In a post on his Instagram account, Murray definitively ruled out his participation in the upcoming Asian swing events in Beijing and Shanghai, before strongly hinting that he would also miss the indoor events in Vienna and Paris that close out the regular season.
Murray won each of these events in 2016, as part of the blistering run of form that swept him to the world number one ranking by the end of the year.
After a 2016 with so many high points for Murray, 2017 has seen a cruel reversal of fortunes as he battled a dip in form, illness and injury.
The world number two was hampered by the injury at Wimbledon and has not played since.
Although Murray travelled to New York and practised on site, he made the decision to withdraw from the tournament.
"It's too sore for me to win the tournament and ultimately that's what I was here to try and do," said Murray in a press conference.
"I did pretty much everything that I could to get myself ready here and took a number of weeks off after Wimbledon," added Murray.
It is not yet clear whether Murray will play again in 2017.
The tournament has been hit by a number of high-profile withdrawals – as well as Murray, Novak D...
Murray’s hip has been the subject of fierce debate throughout these championships. The Scot had done his best to hide the extent of the injury. But there was no disguising it today, as he hobbled between points and leant on his racket.
Murray started brightly enough, taking the first eight points. The top seed consolidated that break to take the first set 6-3.
At 3-3 in the second set, a double-fault from Querrey followed by a crosscourt backhand and a drilled pass down the line from Murray earned a break of serve. The Scot seemed set fair for an e...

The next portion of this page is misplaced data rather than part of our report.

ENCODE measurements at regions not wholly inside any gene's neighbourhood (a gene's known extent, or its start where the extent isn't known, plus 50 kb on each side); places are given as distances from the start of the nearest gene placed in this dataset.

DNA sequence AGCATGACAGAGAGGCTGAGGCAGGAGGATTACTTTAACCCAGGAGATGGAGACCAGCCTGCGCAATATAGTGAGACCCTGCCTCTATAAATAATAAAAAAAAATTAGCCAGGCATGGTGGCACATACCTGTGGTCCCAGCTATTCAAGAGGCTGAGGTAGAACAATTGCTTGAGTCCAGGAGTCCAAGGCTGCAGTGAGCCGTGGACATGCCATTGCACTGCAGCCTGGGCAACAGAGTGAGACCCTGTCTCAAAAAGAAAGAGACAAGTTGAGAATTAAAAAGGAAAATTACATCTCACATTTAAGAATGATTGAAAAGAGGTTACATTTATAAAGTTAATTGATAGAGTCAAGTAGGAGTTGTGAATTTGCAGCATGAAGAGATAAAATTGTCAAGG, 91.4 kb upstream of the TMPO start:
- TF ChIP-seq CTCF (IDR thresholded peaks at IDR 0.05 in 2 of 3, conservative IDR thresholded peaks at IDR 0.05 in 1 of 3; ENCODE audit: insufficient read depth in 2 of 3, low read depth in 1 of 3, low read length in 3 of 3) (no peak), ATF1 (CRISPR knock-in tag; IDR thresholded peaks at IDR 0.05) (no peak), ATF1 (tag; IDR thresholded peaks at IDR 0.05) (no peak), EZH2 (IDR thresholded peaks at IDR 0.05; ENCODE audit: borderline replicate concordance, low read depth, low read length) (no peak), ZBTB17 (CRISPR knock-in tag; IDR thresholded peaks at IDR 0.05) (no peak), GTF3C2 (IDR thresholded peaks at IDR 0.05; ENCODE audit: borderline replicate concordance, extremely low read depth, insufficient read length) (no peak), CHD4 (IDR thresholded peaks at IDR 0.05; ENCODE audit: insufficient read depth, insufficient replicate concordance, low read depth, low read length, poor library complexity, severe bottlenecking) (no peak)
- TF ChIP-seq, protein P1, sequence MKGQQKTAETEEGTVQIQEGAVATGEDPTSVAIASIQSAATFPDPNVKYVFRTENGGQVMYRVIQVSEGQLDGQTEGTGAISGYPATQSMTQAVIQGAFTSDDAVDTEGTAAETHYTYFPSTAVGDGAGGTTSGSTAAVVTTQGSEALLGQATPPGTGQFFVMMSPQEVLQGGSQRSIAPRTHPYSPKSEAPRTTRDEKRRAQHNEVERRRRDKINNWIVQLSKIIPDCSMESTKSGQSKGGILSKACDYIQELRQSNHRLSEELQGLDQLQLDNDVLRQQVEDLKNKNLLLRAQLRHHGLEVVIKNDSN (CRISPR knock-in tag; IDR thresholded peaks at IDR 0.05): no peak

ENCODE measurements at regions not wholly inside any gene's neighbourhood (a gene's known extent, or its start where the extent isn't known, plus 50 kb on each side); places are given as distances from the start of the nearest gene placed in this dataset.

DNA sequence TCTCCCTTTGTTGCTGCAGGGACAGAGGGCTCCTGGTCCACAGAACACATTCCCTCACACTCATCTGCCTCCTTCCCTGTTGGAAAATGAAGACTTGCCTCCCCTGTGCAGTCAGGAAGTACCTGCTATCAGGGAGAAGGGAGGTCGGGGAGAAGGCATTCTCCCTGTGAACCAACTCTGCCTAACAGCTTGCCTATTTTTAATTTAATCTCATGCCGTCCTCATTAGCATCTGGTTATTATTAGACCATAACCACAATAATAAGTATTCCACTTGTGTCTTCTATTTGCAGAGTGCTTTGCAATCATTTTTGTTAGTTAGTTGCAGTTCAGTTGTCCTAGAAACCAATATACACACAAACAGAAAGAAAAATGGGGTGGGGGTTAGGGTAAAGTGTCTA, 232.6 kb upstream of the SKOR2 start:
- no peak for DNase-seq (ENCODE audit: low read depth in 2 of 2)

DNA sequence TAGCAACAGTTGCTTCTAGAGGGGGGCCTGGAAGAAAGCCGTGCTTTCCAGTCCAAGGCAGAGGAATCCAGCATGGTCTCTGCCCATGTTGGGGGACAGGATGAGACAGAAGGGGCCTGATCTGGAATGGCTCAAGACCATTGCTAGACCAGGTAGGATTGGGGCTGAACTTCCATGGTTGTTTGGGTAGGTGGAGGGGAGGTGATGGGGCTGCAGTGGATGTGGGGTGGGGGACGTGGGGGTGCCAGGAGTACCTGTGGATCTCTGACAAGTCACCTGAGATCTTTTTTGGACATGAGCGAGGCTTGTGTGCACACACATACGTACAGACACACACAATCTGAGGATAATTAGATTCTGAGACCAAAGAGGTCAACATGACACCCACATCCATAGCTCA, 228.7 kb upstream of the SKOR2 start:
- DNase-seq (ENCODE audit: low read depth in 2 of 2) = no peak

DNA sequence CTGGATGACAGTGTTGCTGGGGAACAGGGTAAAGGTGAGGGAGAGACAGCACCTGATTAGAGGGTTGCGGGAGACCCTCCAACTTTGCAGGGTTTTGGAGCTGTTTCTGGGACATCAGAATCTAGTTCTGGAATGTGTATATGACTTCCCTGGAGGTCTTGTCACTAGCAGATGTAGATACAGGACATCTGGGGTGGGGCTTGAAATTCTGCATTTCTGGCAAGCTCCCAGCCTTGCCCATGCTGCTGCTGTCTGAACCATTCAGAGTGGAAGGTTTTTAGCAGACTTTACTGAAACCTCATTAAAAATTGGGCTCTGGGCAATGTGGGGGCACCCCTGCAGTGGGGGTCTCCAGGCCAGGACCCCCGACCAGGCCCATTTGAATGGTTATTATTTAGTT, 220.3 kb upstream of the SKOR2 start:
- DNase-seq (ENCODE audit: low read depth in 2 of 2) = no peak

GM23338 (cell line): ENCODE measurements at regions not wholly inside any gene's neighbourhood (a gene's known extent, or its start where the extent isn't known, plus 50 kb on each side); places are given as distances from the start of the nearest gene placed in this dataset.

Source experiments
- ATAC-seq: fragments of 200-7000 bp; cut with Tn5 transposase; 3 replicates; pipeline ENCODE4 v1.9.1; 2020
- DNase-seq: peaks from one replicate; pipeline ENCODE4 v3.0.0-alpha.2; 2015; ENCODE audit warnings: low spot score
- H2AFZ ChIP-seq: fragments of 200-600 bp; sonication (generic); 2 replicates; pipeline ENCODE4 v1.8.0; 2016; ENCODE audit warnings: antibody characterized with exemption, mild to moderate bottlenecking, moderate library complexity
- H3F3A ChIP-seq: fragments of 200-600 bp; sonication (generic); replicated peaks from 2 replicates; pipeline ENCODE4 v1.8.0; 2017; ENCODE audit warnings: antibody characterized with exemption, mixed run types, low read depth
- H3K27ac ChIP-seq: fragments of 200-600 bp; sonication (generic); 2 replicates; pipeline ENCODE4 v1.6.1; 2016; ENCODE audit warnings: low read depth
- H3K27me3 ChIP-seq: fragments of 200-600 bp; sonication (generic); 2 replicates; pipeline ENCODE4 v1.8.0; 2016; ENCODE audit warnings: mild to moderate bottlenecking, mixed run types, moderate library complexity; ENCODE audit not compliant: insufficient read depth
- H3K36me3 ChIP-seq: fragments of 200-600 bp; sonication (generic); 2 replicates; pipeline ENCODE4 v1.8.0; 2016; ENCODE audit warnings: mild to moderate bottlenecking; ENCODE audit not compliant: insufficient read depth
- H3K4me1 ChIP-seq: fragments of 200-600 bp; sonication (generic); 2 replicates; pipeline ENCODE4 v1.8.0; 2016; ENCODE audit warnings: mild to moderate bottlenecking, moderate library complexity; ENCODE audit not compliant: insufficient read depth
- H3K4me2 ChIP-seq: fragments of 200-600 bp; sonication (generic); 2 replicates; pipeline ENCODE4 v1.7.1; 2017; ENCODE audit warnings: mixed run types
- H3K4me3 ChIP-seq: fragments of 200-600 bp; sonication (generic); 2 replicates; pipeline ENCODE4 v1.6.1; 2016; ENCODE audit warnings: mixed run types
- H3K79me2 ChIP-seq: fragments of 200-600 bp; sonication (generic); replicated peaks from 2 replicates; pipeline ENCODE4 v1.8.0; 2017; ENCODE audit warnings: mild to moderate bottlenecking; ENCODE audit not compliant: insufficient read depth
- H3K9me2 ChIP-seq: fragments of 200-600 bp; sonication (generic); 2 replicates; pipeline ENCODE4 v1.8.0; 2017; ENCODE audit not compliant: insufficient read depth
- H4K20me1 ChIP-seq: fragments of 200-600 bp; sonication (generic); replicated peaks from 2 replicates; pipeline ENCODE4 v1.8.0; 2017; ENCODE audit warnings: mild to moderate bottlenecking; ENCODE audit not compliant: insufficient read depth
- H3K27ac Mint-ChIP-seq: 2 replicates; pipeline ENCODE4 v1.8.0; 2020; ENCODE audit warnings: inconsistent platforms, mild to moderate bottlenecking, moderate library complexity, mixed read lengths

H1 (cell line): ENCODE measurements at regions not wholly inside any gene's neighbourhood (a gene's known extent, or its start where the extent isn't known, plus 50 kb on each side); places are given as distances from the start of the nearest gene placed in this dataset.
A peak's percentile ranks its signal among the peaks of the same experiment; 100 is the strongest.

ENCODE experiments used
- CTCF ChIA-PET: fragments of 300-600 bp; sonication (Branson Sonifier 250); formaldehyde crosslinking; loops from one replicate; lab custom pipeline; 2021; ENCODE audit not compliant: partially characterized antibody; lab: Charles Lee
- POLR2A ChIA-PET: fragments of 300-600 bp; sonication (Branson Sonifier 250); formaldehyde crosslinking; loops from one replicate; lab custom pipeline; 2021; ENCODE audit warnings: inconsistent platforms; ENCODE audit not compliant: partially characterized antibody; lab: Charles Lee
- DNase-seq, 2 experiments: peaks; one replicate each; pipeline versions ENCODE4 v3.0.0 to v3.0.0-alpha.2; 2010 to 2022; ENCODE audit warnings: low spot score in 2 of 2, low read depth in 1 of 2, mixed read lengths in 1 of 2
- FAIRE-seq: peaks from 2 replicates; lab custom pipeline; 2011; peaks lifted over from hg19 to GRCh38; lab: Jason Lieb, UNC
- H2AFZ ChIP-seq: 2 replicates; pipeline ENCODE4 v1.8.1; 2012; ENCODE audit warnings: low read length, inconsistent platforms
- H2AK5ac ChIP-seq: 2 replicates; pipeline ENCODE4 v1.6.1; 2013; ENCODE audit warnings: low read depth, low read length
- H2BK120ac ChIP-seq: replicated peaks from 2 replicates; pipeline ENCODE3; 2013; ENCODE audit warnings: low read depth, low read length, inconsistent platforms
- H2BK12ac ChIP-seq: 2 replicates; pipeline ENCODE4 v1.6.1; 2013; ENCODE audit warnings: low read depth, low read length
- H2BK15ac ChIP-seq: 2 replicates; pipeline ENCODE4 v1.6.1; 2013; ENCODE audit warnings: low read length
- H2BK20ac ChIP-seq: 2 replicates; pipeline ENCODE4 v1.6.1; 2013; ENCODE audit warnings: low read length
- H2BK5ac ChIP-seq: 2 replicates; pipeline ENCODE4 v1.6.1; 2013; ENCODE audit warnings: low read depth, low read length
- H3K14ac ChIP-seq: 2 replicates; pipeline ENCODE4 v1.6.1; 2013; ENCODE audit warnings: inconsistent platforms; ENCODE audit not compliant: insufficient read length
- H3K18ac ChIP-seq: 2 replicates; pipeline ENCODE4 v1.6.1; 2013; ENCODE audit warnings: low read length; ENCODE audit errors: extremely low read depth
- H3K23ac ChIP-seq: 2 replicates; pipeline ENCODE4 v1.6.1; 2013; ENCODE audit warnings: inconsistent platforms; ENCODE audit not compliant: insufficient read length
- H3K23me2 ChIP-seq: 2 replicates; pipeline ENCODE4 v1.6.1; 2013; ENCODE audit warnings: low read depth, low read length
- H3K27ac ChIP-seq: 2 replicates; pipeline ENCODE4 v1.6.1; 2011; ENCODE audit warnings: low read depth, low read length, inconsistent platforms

The serve is usually dominant on grass, but four breaks were exchanged in an enthralling opening set. Paire is an unorthodox player, and his variety initially caused Murray problems. Booming groundstrokes were interspersed with delicate volleys, the occasional drop shot and plenty of unforced errors.
The Brit eventually found some rhythm and galloped through the tiebreak before opening up a 2-0 lead in the second set. Paire broke back to level the score at 3-3, but Murray broke again for a 5-4 lead. The Brit wobbled serving for the set, but defended four break points before finally getting over the line.
Fognini's shotmaking flair certainly made things tough and he threatened to take it to a decider. But the Brit's more consistent play helped him to close out the match in four sets, much to the delight of the Centre Court crowd.
The first set was straightforward for the top seed, closing it out with two breaks after the Italian double-faulted twice.
But a poor first set often doesn't count much for the Italian, often a wildly inconsistent player. He regrouped and began to put pressure on the Murray serve, with the pair exchanging breaks to start the second set.
A Rasta boy in tennis whites is about as incongruous a sight as you’ll see on Wimbledon’s Centre Court, and his brand of tennis is equally idiosyncratic, yet effective enough to have dispatched Rafael Nadal here two years ago.
But Murray was having none of his tricks and tumbles. Despite the odd diving backhand dive volley (degree of difficulty 4.7), Brown could do nothing against Murray’s castle-like defence, allowing Brown just 14 points on his serve and committing only five unforced errors.
The low error count was all the more amazing because the tennis was far from routine. This was a m...